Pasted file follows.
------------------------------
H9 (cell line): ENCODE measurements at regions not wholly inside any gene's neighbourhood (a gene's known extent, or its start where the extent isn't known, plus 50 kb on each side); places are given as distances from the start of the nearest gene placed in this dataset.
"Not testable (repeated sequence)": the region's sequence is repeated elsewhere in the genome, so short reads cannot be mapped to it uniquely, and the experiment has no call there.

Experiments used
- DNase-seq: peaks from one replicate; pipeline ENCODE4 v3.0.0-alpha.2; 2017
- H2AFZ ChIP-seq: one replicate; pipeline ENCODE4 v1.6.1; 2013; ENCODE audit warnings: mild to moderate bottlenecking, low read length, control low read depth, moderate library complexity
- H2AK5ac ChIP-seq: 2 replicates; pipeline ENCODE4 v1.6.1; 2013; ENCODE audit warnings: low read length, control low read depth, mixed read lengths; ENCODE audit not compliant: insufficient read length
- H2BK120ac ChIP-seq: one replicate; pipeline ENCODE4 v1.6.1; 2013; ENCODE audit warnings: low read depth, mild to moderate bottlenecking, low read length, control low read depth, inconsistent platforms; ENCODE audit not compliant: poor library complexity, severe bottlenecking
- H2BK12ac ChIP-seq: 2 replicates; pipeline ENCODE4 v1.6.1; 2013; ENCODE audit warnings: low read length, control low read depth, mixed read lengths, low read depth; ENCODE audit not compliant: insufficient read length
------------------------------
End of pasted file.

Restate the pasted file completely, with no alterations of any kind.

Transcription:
H9 (cell line): ENCODE measurements at regions not wholly inside any gene's neighbourhood (a gene's known extent, or its start where the extent isn't known, plus 50 kb on each side); places are given as distances from the start of the nearest gene placed in this dataset.
"Not testable (repeated sequence)": the region's sequence is repeated elsewhere in the genome, so short reads cannot be mapped to it uniquely, and the experiment has no call there.

Experiments used
- DNase-seq: peaks from one replicate; pipeline ENCODE4 v3.0.0-alpha.2; 2017
- H2AFZ ChIP-seq: one replicate; pipeline ENCODE4 v1.6.1; 2013; ENCODE audit warnings: mild to moderate bottlenecking, low read length, control low read depth, moderate library complexity
- H2AK5ac ChIP-seq: 2 replicates; pipeline ENCODE4 v1.6.1; 2013; ENCODE audit warnings: low read length, control low read depth, mixed read lengths; ENCODE audit not compliant: insufficient read length
- H2BK120ac ChIP-seq: one replicate; pipeline ENCODE4 v1.6.1; 2013; ENCODE audit warnings: low read depth, mild to moderate bottlenecking, low read length, control low read depth, inconsistent platforms; ENCODE audit not compliant: poor library complexity, severe bottlenecking
- H2BK12ac ChIP-seq: 2 replicates; pipeline ENCODE4 v1.6.1; 2013; ENCODE audit warnings: low read length, control low read depth, mixed read lengths, low read depth; ENCODE audit not compliant: insufficient read length